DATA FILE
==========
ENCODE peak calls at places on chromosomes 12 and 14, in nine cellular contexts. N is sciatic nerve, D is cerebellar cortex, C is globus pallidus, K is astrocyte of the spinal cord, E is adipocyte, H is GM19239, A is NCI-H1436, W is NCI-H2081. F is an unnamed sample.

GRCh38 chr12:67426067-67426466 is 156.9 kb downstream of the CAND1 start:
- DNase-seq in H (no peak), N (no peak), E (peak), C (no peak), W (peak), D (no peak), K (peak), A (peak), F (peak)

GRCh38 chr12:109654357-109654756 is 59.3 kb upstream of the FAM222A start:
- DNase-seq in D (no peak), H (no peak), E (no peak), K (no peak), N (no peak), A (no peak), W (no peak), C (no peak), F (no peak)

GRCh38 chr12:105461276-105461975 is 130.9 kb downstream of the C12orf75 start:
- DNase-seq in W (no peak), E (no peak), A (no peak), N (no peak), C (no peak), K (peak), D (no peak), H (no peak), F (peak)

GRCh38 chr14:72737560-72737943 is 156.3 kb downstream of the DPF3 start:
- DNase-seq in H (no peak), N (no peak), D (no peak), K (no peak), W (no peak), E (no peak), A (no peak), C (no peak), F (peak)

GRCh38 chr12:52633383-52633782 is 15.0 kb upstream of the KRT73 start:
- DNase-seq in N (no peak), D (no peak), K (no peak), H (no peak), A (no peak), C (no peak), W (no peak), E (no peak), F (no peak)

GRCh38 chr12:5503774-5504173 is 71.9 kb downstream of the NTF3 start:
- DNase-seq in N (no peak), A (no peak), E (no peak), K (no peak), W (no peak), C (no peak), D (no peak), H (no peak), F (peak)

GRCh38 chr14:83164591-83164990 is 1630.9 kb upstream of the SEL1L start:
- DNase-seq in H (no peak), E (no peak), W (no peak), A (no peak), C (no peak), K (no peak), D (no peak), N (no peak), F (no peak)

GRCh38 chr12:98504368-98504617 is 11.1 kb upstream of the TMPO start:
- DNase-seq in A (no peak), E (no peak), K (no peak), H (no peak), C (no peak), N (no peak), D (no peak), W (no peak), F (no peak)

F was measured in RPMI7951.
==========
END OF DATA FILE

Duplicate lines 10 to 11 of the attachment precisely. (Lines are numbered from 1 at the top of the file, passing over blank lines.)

GRCh38 chr12:52633383-52633782 is 15.0 kb upstream of the KRT73 start:
- DNase-seq in N (no peak), D (no peak), K (no peak), H (no peak), A (no peak), C (no peak), W (no peak), E (no peak), F (no peak)